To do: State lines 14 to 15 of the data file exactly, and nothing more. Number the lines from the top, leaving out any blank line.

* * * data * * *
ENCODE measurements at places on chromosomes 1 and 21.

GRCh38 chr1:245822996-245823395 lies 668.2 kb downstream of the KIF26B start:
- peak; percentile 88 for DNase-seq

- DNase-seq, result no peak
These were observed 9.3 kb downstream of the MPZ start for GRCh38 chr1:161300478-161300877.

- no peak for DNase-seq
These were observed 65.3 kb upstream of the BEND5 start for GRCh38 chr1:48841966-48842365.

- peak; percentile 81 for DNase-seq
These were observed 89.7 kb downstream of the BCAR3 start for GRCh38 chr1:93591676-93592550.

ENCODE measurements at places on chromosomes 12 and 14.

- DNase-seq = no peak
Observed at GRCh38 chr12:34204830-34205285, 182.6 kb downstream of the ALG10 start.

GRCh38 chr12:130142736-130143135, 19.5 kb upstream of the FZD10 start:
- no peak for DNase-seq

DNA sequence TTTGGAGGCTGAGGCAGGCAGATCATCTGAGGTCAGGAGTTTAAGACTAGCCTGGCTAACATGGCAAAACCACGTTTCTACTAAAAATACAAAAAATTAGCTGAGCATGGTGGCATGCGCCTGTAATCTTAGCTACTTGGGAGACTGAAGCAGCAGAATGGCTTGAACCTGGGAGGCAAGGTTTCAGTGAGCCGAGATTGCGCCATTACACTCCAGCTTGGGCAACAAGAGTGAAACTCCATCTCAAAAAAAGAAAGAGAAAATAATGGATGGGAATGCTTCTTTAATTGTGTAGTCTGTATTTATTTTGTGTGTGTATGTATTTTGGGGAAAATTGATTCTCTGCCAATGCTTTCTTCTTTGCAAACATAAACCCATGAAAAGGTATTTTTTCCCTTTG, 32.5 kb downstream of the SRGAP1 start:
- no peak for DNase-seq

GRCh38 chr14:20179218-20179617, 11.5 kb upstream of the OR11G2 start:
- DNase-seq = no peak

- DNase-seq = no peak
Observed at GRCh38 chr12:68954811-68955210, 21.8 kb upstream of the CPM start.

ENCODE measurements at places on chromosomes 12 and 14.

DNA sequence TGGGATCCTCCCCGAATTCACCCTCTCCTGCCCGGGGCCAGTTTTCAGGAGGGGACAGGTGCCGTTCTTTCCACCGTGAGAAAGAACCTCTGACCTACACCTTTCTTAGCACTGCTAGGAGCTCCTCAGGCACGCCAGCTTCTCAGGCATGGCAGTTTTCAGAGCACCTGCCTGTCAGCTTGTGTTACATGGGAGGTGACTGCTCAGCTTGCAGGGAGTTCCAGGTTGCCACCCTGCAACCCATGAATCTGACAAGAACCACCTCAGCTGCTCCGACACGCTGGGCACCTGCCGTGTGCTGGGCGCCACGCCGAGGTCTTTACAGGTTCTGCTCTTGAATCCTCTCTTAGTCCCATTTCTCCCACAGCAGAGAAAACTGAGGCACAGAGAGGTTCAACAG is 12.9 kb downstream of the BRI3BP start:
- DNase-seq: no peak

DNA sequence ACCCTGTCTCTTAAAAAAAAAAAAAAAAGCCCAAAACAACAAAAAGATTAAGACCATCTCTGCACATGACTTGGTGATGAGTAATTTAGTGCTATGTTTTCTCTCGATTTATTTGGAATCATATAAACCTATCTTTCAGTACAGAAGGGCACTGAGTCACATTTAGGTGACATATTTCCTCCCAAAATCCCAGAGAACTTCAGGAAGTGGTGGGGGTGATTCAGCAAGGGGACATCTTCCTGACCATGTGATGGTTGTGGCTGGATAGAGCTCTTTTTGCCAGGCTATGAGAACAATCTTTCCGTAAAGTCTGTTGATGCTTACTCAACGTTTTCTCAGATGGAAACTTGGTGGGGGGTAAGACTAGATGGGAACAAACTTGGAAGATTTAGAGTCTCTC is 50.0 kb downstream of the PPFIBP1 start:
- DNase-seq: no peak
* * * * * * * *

- no peak for DNase-seq

DNA sequence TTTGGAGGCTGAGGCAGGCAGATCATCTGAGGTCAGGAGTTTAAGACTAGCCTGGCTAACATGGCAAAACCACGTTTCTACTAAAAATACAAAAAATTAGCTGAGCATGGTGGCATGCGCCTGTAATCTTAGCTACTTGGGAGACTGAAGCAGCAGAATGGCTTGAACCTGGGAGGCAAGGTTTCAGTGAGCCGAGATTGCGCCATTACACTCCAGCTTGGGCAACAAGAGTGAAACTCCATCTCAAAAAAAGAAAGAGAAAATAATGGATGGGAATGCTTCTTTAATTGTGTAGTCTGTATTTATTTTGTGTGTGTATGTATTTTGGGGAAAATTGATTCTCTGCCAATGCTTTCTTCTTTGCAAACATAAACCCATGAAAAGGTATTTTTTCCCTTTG, 32.5 kb downstream of the SRGAP1 start: